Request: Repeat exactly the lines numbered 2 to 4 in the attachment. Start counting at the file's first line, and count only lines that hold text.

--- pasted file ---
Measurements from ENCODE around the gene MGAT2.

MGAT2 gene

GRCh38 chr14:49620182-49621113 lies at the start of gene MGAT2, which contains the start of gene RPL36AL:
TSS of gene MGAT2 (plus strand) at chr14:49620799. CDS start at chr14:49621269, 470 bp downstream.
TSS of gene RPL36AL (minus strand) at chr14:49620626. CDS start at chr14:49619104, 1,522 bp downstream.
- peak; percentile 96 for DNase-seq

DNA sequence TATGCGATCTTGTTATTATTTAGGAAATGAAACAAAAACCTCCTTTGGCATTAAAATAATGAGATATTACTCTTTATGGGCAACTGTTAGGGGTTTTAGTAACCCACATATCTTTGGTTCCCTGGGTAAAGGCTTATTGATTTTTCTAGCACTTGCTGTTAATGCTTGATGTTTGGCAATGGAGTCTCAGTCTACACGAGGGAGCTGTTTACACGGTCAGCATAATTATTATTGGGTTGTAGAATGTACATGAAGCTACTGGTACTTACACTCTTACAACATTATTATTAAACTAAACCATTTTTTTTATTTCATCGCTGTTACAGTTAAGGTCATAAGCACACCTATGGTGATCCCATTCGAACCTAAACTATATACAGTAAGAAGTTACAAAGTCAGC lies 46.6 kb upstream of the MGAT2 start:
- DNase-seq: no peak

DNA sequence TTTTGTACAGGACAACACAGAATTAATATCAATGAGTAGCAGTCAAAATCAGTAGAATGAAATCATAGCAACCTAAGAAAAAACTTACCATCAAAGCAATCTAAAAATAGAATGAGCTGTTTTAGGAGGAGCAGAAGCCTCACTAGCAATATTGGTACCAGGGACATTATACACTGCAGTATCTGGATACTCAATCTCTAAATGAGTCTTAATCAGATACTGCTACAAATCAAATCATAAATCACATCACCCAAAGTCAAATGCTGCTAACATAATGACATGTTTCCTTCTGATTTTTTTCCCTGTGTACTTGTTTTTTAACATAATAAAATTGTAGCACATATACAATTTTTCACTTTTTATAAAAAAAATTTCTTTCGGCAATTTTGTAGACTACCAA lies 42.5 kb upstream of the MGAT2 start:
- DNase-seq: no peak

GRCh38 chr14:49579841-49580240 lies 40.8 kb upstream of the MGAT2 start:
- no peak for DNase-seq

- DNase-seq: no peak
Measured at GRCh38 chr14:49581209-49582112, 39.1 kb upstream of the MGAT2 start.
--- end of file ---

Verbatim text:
MGAT2 gene

GRCh38 chr14:49620182-49621113 lies at the start of gene MGAT2, which contains the start of gene RPL36AL:
TSS of gene MGAT2 (plus strand) at chr14:49620799. CDS start at chr14:49621269, 470 bp downstream.